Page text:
Following the Money Leads Investors to International Markets

This is a sponsored post written by The Cheat Sheet on behalf of Nationwide®.

illustration of globe in hand

Search around the world for potential customers | Pixabay

“Follow the money” is a useful catchphrase for investors. When investors follow the money of a business, all roads lead to customers. Without paying customers, businesses fail.

The world is filled with potential customers, but American investors who avoid international markets could miss opportunities, especially since foreign incomes are growing. A recent study from Pew Research Center finds the number of middle-income residents — defined as living on $10-$20 per day — in 111 countries nearly doubled from 398 million in 2001 to 783 million in 2011. Almost 670 million people over the same period moved out of poverty.

Growth in the middle class is largely concentrated in particular regions, such as Eastern Europe. “The region experienced significant economic contractions after the fall of the Berlin Wall in 1989, but many nations reclaimed economic ground in the first decade of this century,” explains the report. “Examples from the region include Belarus, where the share that is middle income rose from 21% in 2001 to 53% in 2011, and Romania, where the share increased from 6% to 25% over the same period. In the region overall, the middle-income population increased by 39 million.”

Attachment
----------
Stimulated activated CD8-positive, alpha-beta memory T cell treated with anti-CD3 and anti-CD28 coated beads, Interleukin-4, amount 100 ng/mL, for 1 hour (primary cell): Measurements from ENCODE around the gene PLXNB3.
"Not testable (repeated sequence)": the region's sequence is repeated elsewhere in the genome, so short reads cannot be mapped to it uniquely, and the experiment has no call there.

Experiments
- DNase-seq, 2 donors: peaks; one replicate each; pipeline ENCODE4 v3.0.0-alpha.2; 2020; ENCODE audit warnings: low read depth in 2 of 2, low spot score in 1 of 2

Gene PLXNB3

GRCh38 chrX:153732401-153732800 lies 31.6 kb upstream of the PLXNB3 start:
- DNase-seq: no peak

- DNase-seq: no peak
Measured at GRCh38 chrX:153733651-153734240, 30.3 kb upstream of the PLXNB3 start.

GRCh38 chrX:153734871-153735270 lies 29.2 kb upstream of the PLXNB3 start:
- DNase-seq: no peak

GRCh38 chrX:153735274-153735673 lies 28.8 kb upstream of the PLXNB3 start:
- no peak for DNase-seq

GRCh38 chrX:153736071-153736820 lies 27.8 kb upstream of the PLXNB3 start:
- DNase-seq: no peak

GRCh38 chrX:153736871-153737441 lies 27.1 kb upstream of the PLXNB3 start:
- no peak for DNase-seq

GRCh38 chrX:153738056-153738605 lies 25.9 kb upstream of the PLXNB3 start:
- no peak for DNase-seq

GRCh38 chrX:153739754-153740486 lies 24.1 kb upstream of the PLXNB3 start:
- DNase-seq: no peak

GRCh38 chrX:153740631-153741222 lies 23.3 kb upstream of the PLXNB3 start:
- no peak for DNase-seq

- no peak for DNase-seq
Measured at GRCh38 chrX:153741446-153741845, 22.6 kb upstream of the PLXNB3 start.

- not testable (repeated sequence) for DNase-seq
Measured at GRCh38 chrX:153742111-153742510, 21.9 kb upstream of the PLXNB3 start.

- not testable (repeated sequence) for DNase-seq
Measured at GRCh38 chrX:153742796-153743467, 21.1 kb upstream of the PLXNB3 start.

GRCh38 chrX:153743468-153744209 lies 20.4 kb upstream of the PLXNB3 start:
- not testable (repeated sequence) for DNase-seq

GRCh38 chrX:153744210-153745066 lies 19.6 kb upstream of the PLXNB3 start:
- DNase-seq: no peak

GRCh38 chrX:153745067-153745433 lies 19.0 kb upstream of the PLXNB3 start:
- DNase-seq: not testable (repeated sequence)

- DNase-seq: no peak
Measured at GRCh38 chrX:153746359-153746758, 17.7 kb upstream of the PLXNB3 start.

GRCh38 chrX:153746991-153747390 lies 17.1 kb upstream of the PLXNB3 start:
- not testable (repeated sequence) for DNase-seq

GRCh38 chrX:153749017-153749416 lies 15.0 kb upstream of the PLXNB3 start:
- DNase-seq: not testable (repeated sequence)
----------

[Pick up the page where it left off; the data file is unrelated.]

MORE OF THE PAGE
Several countries are also surpassing the United States in terms of the percentage of people living on more than $50 per day. In fact, Norway, Luxembourg, Denmark, the Netherlands, Iceland, Germany, Finland, and Canada all house a larger high-income population than the U.S. As recent as 2001, Denmark, Germany, and Luxembourg all trailed the U.S. on this measure.

While the U.S. and Europe are home to most of the world’s advanced economies, Europe is the winner in terms of income growth. In the U.S., the share of the low-income population inched up from 17% to 18%, compared to Europe where the low-income population was cut in half from 31% in 2001 to only 15% in 2011.

America is still the beacon of capitalism, but ignoring the other bright spots around the globe may dampen portfolios. Even Warren Buffett, one of the biggest American bulls you’ll find, sees opportunity in Europe. Investors looking to capture growing incomes and diversify their portfolios should consider international investments.

This is a sponsored post written by The Cheat Sheet on behalf of Nationwide®.

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